|Book Review: A Ride With Nicholas Sparks|
The Longest Ride by Nicholas Sparks. (Grand Central Publishing, 398 pp. $27)
As soon as The Longest Ride by Nicholas Sparks—author of The Notebook and other hyper-romantic novels—went on sale on October 8, 2013, it shot to the top of The New York Times best-seller list (print and ebooks; it is still on the list at No. 12 as of December 30).
What makes Sparks’s newest love potion worth mentioning by Hadassah Magazine? For the first time, the popular author has a Jewish couple—at the end of their lives, to be sure—as one anchor of a heartfelt tale. Sophia, a college student, and Luke, a bull-riding farmer, anchor the other.
Growing up, Ira Levinson is well aware of the Holocaust; his father had become a full-time, synagogue-going Jew after he learned about that horrific event. Ira’s deceased wife, Ruth, was born in Vienna and brought to the States by her parents to escape from Hitler. Both families live in North Carolina.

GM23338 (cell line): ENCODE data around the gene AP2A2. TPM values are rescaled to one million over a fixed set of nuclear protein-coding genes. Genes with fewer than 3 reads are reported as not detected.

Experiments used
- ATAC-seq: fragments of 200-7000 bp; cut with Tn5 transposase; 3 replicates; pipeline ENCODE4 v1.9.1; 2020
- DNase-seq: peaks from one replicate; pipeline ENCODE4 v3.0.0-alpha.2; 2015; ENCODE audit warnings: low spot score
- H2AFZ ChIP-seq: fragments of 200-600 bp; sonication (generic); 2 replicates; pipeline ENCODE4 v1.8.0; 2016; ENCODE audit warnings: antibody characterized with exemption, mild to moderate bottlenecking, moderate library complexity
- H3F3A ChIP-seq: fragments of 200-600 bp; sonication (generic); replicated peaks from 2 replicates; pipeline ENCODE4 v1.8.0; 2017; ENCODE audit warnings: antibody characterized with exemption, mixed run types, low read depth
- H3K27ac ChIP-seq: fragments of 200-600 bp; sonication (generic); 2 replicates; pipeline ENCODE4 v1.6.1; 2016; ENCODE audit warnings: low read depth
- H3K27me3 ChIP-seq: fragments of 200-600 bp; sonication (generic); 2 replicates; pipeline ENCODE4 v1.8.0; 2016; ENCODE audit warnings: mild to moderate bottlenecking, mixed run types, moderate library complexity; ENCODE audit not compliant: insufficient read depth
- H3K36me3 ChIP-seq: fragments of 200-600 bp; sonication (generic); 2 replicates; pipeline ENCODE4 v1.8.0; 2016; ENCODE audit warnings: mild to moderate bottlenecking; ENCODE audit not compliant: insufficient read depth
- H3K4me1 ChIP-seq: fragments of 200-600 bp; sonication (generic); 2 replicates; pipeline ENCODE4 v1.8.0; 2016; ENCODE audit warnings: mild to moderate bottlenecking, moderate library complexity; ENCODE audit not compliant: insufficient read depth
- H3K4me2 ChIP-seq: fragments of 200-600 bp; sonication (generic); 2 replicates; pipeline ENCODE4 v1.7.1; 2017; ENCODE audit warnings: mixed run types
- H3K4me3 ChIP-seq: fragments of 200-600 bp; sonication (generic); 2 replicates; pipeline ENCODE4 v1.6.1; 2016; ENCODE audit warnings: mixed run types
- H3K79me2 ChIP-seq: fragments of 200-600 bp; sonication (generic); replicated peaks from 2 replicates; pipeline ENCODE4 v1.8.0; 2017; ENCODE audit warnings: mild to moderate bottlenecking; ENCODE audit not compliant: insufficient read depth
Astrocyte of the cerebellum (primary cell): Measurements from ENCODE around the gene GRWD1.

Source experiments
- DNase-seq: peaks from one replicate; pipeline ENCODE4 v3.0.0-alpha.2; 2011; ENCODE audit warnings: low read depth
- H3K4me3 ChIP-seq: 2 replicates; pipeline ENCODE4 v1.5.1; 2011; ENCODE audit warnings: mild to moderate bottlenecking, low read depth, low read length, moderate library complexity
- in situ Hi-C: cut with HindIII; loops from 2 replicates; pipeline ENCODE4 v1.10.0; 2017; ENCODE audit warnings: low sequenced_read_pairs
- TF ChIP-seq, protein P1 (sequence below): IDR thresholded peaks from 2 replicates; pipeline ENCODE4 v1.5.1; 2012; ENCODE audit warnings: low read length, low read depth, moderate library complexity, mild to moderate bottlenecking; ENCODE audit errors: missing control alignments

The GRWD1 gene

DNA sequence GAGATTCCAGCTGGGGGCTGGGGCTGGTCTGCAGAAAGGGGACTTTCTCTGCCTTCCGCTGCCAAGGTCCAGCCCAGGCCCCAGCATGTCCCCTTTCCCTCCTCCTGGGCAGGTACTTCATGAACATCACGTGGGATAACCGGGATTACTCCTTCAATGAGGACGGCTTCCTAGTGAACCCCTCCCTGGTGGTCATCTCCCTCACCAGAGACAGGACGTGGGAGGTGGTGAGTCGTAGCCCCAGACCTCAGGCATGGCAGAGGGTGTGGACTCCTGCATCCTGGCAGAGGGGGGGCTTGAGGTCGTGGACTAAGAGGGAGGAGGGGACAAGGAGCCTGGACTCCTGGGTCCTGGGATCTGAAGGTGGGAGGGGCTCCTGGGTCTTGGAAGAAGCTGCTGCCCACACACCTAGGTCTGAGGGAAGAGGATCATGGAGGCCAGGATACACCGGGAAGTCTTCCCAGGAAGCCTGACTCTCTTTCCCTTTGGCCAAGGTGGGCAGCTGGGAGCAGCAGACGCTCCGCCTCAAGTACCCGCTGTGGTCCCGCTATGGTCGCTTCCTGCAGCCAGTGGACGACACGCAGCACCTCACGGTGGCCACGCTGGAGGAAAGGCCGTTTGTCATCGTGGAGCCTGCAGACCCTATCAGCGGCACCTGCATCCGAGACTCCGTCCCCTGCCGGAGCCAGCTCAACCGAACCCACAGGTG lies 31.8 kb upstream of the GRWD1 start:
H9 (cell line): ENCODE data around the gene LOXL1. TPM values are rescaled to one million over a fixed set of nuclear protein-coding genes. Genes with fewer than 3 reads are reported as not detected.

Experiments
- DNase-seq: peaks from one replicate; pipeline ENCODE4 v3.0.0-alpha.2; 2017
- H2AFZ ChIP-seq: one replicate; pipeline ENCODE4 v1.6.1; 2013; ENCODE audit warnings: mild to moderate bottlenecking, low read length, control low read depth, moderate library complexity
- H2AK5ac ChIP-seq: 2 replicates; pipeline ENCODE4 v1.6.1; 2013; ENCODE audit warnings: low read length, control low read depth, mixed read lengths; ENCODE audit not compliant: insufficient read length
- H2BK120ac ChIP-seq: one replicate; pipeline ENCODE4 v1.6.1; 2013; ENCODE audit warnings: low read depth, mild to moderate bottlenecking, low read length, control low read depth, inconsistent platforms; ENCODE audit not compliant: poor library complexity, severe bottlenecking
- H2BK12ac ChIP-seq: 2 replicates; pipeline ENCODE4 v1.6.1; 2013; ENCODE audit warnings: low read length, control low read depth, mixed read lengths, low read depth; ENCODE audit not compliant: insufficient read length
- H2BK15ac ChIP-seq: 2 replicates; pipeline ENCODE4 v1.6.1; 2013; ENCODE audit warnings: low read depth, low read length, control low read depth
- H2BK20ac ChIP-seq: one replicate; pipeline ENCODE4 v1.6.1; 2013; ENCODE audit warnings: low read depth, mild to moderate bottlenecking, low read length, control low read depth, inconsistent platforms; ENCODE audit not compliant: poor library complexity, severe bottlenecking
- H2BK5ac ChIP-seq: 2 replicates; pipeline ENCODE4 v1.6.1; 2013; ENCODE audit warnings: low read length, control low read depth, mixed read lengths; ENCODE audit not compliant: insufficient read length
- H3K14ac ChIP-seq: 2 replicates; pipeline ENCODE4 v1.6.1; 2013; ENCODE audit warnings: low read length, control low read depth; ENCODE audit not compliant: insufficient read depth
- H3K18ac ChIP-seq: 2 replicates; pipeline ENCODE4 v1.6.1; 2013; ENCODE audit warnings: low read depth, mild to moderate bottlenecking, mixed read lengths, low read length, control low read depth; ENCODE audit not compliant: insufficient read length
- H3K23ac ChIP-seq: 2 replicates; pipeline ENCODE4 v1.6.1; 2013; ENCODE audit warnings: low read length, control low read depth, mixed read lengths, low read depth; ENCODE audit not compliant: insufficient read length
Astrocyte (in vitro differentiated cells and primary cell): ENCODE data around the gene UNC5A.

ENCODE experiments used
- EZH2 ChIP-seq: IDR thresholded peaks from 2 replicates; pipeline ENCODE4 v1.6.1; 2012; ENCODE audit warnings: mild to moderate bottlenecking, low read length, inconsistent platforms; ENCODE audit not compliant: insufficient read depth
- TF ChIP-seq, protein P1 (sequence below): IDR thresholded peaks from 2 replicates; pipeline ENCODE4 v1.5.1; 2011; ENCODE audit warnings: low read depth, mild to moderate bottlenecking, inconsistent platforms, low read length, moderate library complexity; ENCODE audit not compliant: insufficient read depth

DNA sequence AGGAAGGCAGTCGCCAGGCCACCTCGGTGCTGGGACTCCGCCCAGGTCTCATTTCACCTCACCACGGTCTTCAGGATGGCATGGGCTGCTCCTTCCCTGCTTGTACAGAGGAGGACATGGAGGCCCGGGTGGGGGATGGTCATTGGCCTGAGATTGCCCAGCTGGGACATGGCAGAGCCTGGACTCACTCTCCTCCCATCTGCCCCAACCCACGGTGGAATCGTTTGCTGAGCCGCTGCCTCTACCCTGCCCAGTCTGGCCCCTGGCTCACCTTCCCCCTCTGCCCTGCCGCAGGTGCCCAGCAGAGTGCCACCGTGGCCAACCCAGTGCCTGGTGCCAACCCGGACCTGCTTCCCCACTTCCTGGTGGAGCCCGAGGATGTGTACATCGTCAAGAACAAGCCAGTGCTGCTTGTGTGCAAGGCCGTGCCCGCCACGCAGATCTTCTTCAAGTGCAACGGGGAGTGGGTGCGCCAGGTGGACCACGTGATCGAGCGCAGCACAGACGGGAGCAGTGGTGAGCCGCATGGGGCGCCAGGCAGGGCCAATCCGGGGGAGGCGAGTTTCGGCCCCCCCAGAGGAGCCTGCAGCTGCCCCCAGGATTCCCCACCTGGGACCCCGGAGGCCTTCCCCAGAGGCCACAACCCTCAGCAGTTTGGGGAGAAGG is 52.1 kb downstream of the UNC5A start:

The novel’s opening is dramatic—Ira’s car goes off a snow-and-ice covered road and he is trapped inside, suffering a broken arm and collarbone. Unable to reach for his water bottle or to call for help, the outcome for the 91-year-old looks dire. Yet something is keeping the isolated Ira alive in his snow-covered car: flashbacks of his beloved wife with whom he speaks and reviews their life together.
Though Ira and Ruth were regular, good folks—Ira had run a haberdashery and Ruth taught underprivileged children in 3rd grade—it is their deep love that distinguishes them. Their life was not without pain or sadness, for one thing, Ira could not have children because of war injuries. Instead, he lavished his love on Ruth by indulging her love of art, especially seeking out and investing in new artists, many of whom turned out to be great artists such as Jackson Pollock, Jasper Johns and Andy Warhol. When Ruth died, their collection was huge and valuable.
Meanwhile, Sophia and Luke’s nascent relationship is having its ups and downs and serious financial uncertainties. Luke explains to Sophia that despite the danger he continues to ride bulls to get money to save the farm, which is in debt.
The trajectories of the two stories connect when Luke and Sophie rescue Ira. And in a Sparksonian twist, Ira's final disposition of the art collection—too clever to give away here—gives the story another, moral, anchor.
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